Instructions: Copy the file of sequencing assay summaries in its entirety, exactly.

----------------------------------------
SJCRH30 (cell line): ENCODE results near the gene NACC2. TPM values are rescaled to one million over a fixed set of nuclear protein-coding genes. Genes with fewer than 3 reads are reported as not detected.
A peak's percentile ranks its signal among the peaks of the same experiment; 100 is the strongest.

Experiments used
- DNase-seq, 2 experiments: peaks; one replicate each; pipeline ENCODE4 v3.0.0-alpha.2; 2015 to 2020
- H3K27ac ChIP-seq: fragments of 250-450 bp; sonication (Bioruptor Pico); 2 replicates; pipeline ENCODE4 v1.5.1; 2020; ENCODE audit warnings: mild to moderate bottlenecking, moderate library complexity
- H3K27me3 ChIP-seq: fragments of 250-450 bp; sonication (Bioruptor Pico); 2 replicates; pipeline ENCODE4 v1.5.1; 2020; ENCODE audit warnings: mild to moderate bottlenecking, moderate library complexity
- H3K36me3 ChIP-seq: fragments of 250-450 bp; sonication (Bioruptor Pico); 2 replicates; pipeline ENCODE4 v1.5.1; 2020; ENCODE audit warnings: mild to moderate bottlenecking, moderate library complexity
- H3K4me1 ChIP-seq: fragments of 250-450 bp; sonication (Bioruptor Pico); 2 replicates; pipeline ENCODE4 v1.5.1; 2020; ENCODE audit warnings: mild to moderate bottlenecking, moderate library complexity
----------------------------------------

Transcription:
SJCRH30 (cell line): ENCODE results near the gene NACC2. TPM values are rescaled to one million over a fixed set of nuclear protein-coding genes. Genes with fewer than 3 reads are reported as not detected.
A peak's percentile ranks its signal among the peaks of the same experiment; 100 is the strongest.

Experiments used
- DNase-seq, 2 experiments: peaks; one replicate each; pipeline ENCODE4 v3.0.0-alpha.2; 2015 to 2020
- H3K27ac ChIP-seq: fragments of 250-450 bp; sonication (Bioruptor Pico); 2 replicates; pipeline ENCODE4 v1.5.1; 2020; ENCODE audit warnings: mild to moderate bottlenecking, moderate library complexity
- H3K27me3 ChIP-seq: fragments of 250-450 bp; sonication (Bioruptor Pico); 2 replicates; pipeline ENCODE4 v1.5.1; 2020; ENCODE audit warnings: mild to moderate bottlenecking, moderate library complexity
- H3K36me3 ChIP-seq: fragments of 250-450 bp; sonication (Bioruptor Pico); 2 replicates; pipeline ENCODE4 v1.5.1; 2020; ENCODE audit warnings: mild to moderate bottlenecking, moderate library complexity
- H3K4me1 ChIP-seq: fragments of 250-450 bp; sonication (Bioruptor Pico); 2 replicates; pipeline ENCODE4 v1.5.1; 2020; ENCODE audit warnings: mild to moderate bottlenecking, moderate library complexity